Summer has arrived with some wonderful warm, dry weather. Perfect for spending the weekend in Eboracum (York) . We packed up the tent and awning and headed off over the Pennines. I had not been to this wonderful fortress before and I was struck by how similar it is to Deva; the river, the walls, the cathedral, or in York's case the Minster; lots of shops and of course tea rooms. Although as it was we didn't get much time to explore as we were kept busy entertaining the crowds in the Yorkshire Museum Gardens. The museum sits in beautiful grounds just outside the city walls and we were camping with a number of legions in a corner of the gardens where there had been a bowling green. We put up our beautiful tent on Friday evening. We had been positioned with the café just behind us. Has our reputation for being fond of cake got about, I wonder?

Our home from home for the weekend.
The festival was officially opened by the Mayor with an inspection of the troops and a rousing speech from the Emperor Hadrian. We then had a parade into and around the streets of Eboracum. The emperor gave another stirring speech outside the Minster while standing on a Roman column. By now we were all getting rather hot so once we got back to the Gardens, we had time for a quick drink of water before our first performance outside the museum. It was nice to dance our Tunisian dances and the audience loved our costumes. It was very easy to encourage them to join in with a scarf dance. 

Kebi and one of the Romans.

Kebi, Phoenece, Naima and Meroe just after the Tunisian set.
Back at camp, Meroe set up her henna cushions and we were happy to chat to a number of locals and visitors to the city about where we fitted into the Roman period. We encouraged people to visit The Ivory Bangle lady who is in the museum. It has been shown she was a Berber, so it makes it easy to explain how people traveled vast distances across the Empire.

Meroe with a henna customer.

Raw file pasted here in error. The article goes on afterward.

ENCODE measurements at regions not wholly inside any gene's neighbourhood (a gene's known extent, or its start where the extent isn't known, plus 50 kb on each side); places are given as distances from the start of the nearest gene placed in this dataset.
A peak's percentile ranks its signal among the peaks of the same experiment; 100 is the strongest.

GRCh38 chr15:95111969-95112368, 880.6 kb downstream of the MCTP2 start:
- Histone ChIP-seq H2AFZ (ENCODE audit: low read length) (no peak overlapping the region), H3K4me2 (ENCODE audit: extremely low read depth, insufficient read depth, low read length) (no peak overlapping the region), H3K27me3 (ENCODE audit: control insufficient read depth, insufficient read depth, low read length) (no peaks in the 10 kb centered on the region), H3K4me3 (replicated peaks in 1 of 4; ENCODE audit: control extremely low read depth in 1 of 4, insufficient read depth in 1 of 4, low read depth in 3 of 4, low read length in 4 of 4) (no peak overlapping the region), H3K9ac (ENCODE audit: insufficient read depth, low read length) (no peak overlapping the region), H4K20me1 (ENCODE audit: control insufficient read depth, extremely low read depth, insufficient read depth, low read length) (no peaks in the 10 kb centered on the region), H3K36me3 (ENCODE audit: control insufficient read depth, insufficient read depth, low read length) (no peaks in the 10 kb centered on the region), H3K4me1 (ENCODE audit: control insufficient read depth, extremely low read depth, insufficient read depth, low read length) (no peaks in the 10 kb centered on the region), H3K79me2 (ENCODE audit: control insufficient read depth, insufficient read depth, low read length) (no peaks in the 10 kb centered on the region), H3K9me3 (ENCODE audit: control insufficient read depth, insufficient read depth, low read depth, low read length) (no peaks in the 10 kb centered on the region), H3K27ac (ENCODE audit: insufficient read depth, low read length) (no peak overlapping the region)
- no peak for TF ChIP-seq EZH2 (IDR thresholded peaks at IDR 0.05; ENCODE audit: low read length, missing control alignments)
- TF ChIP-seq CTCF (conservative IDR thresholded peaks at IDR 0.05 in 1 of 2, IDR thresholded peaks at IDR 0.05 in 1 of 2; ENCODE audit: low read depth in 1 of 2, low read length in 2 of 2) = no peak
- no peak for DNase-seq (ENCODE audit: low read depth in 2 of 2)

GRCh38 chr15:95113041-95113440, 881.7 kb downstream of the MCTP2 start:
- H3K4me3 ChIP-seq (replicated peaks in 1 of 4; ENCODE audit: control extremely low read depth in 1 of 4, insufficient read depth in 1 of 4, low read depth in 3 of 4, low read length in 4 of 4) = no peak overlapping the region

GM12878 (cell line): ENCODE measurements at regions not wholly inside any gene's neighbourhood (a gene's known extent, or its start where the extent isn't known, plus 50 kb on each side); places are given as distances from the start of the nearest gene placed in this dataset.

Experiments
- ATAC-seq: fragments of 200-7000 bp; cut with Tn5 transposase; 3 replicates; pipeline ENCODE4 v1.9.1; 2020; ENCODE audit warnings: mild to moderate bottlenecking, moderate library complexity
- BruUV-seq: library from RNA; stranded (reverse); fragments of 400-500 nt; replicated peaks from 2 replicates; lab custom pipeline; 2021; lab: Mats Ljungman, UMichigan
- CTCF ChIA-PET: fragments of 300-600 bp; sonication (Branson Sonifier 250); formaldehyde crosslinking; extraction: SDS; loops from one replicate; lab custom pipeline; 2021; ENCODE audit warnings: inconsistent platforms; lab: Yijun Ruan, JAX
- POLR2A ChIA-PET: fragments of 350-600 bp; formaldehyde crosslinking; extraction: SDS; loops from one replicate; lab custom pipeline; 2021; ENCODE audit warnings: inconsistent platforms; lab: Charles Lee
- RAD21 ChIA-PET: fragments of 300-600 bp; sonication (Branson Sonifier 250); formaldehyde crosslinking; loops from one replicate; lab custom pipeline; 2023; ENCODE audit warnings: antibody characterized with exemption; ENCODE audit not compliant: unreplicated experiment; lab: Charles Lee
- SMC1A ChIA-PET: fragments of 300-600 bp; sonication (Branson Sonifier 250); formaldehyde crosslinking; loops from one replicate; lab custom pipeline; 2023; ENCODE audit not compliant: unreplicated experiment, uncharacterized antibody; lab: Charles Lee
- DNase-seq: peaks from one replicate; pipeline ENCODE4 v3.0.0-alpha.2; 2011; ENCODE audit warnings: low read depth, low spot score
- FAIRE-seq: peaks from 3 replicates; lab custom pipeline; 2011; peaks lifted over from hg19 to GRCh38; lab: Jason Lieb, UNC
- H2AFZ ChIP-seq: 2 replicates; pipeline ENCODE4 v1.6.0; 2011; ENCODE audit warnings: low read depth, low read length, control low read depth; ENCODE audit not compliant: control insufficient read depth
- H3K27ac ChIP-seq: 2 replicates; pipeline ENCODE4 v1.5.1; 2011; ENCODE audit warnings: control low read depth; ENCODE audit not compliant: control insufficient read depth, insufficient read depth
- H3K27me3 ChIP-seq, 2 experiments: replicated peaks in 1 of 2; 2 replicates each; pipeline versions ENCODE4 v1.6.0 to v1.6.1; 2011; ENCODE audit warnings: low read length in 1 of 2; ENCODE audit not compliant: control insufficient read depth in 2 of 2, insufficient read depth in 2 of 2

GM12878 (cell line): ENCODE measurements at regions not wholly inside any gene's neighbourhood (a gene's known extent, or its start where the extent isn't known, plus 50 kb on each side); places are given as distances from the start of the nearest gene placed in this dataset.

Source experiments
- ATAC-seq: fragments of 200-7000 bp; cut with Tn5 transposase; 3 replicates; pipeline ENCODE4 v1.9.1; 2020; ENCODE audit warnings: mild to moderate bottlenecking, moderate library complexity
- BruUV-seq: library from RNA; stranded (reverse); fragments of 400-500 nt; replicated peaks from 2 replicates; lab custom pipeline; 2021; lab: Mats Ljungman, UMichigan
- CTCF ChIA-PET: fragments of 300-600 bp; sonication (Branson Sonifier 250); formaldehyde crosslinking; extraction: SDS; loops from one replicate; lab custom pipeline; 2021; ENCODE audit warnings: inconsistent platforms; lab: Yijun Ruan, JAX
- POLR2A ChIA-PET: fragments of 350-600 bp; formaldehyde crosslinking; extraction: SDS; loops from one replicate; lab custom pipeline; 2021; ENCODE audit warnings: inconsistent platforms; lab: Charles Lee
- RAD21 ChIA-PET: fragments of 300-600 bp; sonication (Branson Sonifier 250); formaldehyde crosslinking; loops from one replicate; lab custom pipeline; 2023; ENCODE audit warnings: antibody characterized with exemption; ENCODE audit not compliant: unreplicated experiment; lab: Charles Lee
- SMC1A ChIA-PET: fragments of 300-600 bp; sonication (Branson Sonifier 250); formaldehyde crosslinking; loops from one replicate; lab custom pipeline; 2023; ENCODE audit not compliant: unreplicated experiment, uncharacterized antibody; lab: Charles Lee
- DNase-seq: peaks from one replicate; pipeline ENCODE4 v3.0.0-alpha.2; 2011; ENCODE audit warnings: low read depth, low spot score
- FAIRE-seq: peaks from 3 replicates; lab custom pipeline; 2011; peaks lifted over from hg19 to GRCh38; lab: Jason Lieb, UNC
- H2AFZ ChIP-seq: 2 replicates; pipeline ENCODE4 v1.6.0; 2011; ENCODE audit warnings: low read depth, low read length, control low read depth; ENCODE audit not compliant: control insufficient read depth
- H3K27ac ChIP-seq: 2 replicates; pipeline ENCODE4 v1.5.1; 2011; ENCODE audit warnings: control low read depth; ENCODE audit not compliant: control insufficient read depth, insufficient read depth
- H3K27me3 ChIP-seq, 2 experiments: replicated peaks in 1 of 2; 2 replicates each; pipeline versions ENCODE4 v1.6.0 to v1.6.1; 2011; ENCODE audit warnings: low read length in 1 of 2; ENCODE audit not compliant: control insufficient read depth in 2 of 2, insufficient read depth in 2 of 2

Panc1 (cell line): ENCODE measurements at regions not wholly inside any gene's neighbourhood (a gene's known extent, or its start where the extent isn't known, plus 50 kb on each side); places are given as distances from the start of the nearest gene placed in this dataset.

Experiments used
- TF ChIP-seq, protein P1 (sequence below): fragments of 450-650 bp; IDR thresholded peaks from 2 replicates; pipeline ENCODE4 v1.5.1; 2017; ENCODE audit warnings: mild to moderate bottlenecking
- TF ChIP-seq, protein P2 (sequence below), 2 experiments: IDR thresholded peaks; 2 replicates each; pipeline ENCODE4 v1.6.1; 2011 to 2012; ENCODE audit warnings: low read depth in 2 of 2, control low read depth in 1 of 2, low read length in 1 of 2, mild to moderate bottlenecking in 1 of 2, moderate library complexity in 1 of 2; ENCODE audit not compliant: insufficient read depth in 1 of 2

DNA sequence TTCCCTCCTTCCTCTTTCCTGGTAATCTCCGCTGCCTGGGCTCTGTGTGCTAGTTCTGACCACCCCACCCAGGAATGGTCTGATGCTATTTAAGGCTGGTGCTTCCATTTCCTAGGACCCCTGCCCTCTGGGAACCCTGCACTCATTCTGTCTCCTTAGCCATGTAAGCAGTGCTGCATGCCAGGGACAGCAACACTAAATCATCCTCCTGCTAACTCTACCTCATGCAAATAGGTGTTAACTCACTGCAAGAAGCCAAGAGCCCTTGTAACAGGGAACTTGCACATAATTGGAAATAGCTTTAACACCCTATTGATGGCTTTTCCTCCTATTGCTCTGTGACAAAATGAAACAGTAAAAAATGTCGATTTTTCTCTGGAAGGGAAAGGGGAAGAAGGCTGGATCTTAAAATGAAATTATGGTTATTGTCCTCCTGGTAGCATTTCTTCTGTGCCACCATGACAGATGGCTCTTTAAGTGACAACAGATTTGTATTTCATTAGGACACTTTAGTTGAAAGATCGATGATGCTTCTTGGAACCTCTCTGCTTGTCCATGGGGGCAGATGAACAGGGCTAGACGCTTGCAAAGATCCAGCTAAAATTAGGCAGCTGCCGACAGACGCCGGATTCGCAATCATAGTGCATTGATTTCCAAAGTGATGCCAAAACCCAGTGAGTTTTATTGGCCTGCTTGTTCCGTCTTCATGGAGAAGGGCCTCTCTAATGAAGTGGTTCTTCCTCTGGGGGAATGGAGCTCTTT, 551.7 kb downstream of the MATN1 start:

Our second dance set was an Egyptian one, and much as I love our Tunisian costume, it was a relief to change into our cooler galabeyas. 

Egyptian set in full swing.
The next day was even hotter. We had not put up our awning on the Saturday as there didn't seem to be quite enough room. But with a bit of lateral thinking and a certain amount of persuasion, we put up the awning in front of the tent, and boy were we glad of its shade. We noticed later that it was also popular with our Emperor as well when we were away dancing.

Emperor Hadrian just keeping an eye on our tent.....or cooling off perhaps!

For me, the festival was also about new experiences and this weekend I came perilously close to learning how to play a cornu.  Having been asked to look after it by our own Roman cornu player, I thought I'd give it a go - couldn't get a not out of it!

Kebi and the cornu - stick to the dancing Kebi!

The festival was a huge success. The feedback we were given by the museum staff and Visit York was excellent. The public were interested and happy to get involved. We managed to get both cake and ice cream.

It wouldn't be a Ya Raqs event with cake or icecream!
We were told 15,000 people came through the gates on the Saturday. Already there is talk of next year being bigger and even better.